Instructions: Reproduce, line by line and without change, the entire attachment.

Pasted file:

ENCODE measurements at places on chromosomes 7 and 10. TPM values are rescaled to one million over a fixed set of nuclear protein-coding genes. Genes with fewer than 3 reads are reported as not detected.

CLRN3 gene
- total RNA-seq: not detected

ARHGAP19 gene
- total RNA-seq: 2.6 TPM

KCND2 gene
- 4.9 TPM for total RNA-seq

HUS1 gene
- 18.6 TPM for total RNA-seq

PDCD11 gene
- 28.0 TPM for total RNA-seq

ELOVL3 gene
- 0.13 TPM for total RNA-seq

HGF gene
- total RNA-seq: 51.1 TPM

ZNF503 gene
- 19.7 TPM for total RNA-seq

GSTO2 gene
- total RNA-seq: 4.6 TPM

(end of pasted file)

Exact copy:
ENCODE measurements at places on chromosomes 7 and 10. TPM values are rescaled to one million over a fixed set of nuclear protein-coding genes. Genes with fewer than 3 reads are reported as not detected.

CLRN3 gene
- total RNA-seq: not detected

ARHGAP19 gene
- total RNA-seq: 2.6 TPM

KCND2 gene
- 4.9 TPM for total RNA-seq

HUS1 gene
- 18.6 TPM for total RNA-seq

PDCD11 gene
- 28.0 TPM for total RNA-seq

ELOVL3 gene
- 0.13 TPM for total RNA-seq

HGF gene
- total RNA-seq: 51.1 TPM

ZNF503 gene
- 19.7 TPM for total RNA-seq

GSTO2 gene
- total RNA-seq: 4.6 TPM